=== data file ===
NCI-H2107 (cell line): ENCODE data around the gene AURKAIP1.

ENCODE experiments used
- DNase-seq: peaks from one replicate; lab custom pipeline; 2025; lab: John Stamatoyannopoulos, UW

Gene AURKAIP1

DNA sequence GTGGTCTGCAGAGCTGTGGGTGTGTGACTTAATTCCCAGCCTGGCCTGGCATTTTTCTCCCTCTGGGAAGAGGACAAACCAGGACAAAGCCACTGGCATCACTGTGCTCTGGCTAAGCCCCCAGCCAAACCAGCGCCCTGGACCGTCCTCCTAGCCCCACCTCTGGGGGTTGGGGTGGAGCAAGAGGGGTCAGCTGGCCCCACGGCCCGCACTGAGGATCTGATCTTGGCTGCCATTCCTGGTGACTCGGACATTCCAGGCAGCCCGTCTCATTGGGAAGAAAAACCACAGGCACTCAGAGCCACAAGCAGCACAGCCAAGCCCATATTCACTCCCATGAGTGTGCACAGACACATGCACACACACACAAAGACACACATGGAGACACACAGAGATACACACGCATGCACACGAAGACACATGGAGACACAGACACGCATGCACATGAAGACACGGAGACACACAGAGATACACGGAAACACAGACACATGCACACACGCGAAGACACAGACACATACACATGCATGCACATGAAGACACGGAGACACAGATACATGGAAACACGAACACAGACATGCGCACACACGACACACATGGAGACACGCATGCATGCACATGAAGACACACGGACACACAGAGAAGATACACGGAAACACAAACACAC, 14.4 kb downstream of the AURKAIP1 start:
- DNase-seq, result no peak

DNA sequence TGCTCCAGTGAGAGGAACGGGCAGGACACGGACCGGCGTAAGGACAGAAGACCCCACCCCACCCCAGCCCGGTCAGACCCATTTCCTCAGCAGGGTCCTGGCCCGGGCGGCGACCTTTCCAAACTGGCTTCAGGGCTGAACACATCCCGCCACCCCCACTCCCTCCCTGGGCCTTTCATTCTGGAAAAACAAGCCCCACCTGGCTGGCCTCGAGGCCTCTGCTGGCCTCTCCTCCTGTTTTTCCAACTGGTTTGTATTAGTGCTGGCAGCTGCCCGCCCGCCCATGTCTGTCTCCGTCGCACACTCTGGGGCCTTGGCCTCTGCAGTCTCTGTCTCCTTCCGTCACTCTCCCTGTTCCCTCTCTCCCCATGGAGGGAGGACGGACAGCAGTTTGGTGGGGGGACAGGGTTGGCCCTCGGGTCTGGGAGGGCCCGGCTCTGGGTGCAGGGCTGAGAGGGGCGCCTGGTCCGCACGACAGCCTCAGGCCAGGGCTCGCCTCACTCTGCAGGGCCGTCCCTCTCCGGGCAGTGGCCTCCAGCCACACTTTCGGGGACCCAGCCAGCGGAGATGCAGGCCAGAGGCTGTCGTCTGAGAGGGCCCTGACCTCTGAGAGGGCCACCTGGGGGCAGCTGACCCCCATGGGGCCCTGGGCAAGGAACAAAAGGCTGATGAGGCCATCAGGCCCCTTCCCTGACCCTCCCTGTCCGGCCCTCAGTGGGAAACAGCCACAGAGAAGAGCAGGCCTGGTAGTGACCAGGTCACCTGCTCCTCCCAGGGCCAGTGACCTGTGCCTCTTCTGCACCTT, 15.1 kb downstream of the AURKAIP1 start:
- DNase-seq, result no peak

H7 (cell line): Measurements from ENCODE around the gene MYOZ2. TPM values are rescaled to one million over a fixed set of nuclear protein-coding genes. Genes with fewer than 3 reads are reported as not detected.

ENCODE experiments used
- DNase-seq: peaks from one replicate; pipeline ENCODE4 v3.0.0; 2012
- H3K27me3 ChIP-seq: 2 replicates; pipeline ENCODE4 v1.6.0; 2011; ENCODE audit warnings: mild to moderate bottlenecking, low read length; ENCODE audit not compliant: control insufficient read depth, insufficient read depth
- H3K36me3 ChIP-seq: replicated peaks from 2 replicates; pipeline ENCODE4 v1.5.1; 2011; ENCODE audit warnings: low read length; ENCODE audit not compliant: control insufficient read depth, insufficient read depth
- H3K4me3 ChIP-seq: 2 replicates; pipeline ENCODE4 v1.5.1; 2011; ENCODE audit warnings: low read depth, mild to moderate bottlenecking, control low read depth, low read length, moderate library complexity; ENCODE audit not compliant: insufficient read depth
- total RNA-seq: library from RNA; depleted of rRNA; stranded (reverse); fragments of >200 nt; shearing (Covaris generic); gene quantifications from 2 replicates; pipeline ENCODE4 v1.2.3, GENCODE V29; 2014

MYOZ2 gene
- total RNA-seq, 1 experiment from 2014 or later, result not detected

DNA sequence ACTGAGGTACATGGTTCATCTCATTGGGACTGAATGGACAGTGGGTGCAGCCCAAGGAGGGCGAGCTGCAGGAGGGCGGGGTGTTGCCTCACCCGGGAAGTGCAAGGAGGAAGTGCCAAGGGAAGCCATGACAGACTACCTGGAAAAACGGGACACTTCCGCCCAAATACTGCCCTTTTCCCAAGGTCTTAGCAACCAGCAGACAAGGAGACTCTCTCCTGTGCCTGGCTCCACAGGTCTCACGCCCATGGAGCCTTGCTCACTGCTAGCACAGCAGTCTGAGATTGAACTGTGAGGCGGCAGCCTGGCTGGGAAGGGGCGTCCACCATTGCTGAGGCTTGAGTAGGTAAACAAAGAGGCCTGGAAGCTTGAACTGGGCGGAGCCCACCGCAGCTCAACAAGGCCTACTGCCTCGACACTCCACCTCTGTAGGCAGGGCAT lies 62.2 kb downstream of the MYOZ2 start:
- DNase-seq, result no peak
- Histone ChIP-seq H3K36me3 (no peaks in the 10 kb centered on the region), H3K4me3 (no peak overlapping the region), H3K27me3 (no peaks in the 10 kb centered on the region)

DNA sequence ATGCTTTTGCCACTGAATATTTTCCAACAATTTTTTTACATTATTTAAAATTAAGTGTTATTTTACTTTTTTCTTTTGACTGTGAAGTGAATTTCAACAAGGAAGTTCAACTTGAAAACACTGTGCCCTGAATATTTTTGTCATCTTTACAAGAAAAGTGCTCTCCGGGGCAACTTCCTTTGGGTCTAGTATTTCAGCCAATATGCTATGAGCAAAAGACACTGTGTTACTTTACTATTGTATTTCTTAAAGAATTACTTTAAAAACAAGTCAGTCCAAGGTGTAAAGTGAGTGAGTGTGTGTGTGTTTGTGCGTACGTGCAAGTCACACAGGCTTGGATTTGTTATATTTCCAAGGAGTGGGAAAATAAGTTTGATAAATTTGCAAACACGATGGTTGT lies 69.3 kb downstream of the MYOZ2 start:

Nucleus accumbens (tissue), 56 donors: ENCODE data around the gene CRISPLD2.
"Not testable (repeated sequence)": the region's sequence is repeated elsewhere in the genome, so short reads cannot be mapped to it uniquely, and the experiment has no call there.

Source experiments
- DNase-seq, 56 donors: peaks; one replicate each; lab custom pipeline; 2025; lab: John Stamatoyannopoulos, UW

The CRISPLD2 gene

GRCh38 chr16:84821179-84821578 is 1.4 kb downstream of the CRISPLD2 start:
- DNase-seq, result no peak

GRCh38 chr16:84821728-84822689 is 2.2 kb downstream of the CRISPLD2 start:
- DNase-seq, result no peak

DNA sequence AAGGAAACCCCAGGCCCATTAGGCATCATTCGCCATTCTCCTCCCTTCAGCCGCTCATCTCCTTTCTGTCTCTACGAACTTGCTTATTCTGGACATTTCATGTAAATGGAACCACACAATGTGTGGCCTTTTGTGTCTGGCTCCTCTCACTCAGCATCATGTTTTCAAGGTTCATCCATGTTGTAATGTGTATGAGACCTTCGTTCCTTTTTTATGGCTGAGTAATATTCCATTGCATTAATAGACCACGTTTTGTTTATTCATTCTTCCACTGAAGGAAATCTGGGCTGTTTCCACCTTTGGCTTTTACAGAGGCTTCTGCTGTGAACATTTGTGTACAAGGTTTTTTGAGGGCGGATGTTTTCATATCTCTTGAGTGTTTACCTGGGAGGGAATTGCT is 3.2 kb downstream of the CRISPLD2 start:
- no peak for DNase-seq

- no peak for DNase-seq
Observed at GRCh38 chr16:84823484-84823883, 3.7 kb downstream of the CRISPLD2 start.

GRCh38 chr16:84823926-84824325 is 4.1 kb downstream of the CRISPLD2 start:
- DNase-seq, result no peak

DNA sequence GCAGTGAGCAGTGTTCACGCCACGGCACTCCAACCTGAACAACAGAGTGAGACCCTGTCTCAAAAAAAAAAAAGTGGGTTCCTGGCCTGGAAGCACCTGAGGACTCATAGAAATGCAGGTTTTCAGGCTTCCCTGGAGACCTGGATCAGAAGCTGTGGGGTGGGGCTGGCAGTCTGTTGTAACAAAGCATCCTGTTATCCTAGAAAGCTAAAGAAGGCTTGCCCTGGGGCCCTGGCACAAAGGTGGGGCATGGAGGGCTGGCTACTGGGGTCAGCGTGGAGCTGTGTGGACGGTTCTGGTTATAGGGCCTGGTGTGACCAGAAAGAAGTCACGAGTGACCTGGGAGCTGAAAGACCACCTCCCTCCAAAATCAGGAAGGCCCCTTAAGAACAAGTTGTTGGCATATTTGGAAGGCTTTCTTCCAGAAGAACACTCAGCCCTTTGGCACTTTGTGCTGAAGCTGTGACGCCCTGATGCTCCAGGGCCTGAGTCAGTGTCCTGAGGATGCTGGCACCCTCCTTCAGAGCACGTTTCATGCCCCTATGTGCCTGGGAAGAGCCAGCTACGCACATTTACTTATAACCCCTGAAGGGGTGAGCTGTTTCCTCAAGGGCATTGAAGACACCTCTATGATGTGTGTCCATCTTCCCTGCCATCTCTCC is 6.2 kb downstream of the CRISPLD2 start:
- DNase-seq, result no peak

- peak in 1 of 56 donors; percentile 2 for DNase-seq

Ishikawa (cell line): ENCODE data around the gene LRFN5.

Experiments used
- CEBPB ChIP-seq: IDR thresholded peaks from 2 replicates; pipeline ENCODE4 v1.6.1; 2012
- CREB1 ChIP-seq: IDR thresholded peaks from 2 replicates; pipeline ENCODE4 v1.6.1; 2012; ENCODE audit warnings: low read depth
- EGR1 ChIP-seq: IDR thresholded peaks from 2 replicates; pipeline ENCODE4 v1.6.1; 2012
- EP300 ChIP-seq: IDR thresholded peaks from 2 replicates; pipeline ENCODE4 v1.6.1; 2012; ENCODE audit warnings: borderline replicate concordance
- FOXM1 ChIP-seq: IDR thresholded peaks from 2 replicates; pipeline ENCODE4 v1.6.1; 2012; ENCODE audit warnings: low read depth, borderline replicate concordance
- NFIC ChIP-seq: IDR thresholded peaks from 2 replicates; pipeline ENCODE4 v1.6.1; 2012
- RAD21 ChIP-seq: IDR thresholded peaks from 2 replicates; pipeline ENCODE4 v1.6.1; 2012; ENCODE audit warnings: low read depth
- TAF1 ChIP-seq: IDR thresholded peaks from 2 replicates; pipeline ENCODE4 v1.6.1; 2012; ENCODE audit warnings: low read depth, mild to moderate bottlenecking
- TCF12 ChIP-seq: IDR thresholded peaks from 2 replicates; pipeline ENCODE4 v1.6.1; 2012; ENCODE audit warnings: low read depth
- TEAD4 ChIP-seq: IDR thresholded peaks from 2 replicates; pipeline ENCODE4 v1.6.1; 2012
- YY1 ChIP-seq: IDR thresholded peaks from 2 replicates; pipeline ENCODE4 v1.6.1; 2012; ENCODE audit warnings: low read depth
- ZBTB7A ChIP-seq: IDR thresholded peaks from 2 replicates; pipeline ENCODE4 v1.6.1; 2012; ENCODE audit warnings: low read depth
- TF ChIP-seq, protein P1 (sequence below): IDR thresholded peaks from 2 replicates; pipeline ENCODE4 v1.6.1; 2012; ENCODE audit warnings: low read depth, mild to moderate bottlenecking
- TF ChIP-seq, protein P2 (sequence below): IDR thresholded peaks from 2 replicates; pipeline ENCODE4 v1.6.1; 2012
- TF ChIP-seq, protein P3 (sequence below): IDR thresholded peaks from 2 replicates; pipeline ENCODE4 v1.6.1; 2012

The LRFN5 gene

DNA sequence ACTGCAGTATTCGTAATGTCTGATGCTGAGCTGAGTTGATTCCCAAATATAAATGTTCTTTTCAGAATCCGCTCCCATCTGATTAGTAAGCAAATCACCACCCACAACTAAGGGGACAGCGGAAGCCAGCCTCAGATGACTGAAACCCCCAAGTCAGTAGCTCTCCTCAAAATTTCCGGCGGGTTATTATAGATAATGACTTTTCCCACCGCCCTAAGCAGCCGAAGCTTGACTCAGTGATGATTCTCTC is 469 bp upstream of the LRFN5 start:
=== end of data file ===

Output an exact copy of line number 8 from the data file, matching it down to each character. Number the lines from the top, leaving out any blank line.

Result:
- DNase-seq, result no peak